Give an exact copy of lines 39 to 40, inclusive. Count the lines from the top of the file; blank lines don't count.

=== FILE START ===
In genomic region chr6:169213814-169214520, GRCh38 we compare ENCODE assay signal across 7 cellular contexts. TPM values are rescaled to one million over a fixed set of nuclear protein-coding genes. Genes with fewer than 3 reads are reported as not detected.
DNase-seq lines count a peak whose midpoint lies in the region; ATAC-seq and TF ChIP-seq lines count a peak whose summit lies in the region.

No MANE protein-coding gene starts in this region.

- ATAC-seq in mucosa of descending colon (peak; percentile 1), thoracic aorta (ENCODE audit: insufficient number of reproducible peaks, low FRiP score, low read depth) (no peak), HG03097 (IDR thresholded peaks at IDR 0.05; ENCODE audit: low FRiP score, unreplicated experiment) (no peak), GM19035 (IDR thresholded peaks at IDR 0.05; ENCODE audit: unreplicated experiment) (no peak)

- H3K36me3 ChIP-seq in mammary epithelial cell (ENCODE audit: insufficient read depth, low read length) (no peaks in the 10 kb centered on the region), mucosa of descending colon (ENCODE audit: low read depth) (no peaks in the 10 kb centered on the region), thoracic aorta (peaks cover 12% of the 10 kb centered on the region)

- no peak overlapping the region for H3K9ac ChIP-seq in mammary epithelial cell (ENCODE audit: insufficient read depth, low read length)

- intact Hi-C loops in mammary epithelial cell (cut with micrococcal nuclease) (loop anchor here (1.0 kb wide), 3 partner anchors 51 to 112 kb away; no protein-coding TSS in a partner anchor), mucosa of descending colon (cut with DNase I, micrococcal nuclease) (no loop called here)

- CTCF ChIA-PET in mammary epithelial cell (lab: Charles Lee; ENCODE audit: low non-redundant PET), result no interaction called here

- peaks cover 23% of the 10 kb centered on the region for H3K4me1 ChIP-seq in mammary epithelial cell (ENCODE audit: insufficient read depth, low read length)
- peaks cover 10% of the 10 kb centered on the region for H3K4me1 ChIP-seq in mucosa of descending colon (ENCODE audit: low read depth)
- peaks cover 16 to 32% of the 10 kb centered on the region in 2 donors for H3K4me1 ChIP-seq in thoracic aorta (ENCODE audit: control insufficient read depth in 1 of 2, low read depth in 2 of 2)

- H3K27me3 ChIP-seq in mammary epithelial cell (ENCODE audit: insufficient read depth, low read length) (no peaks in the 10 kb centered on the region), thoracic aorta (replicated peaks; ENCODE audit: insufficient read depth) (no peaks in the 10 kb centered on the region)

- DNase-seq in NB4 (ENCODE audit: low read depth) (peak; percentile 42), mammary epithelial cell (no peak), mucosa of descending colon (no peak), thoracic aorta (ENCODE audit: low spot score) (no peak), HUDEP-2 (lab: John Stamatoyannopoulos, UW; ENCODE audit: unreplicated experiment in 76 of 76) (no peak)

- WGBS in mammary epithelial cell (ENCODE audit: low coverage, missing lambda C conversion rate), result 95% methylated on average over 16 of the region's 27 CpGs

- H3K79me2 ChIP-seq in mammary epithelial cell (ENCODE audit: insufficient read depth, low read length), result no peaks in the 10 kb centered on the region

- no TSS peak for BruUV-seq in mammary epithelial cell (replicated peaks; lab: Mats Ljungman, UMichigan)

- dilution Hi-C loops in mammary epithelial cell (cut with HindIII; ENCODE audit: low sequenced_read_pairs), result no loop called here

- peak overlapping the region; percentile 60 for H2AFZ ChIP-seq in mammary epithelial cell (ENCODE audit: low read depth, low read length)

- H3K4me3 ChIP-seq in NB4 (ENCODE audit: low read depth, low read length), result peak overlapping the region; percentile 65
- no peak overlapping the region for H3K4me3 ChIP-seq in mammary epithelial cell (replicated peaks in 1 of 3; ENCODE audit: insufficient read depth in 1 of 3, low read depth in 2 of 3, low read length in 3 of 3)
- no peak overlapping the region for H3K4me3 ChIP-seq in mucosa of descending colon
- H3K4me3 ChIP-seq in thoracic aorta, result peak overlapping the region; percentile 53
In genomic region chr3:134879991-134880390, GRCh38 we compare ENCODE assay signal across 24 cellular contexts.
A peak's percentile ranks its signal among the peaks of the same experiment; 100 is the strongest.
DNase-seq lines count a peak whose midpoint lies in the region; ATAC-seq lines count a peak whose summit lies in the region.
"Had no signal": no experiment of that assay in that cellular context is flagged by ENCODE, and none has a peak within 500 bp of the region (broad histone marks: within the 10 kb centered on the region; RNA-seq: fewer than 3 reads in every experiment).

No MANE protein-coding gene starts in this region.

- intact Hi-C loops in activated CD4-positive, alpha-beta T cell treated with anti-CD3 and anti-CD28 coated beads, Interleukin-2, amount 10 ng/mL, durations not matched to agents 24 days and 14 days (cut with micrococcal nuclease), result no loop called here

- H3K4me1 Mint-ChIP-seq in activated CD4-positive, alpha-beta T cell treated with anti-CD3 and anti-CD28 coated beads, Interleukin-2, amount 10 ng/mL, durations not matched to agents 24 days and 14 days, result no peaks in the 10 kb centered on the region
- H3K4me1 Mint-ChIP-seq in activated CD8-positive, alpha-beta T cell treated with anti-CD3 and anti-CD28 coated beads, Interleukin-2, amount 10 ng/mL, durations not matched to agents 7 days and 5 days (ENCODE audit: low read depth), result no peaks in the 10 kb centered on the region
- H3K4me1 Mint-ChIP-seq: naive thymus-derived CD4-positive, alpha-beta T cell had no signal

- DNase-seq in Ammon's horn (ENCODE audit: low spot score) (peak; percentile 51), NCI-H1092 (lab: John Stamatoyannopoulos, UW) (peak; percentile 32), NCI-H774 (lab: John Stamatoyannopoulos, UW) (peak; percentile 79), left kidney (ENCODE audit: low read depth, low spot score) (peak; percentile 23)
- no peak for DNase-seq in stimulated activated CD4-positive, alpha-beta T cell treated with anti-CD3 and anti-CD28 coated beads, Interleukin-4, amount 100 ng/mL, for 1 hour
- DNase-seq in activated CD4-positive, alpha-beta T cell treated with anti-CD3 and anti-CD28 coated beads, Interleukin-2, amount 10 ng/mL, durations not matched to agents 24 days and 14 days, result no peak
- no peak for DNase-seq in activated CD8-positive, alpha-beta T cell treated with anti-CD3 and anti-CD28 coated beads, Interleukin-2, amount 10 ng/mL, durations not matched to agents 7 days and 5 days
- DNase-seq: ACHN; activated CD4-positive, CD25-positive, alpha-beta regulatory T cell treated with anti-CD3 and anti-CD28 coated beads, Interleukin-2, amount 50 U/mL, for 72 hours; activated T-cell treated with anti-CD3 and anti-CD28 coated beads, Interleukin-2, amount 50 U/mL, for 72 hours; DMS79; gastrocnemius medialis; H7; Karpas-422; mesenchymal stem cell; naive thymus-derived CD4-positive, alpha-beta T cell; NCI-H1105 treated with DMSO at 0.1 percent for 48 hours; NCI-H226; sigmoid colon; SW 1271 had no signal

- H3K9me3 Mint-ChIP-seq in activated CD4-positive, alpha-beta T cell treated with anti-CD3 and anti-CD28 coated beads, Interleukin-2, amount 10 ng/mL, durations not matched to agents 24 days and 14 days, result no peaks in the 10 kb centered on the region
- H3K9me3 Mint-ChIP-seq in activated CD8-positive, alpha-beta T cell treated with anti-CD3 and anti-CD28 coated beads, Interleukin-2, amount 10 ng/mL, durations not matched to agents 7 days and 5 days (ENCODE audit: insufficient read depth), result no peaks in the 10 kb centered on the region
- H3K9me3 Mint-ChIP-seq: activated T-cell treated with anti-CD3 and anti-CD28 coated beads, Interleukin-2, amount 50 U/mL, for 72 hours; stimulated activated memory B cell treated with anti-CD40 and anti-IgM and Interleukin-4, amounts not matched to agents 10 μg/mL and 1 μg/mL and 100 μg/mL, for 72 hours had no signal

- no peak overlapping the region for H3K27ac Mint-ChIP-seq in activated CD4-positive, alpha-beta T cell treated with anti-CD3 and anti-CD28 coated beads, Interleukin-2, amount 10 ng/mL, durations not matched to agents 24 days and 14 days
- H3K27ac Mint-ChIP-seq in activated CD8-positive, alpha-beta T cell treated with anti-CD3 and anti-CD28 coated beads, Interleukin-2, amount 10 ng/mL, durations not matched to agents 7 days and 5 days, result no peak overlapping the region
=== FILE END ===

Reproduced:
- H3K9me3 Mint-ChIP-seq: activated T-cell treated with anti-CD3 and anti-CD28 coated beads, Interleukin-2, amount 50 U/mL, for 72 hours; stimulated activated memory B cell treated with anti-CD40 and anti-IgM and Interleukin-4, amounts not matched to agents 10 μg/mL and 1 μg/mL and 100 μg/mL, for 72 hours had no signal

- no peak overlapping the region for H3K27ac Mint-ChIP-seq in activated CD4-positive, alpha-beta T cell treated with anti-CD3 and anti-CD28 coated beads, Interleukin-2, amount 10 ng/mL, durations not matched to agents 24 days and 14 days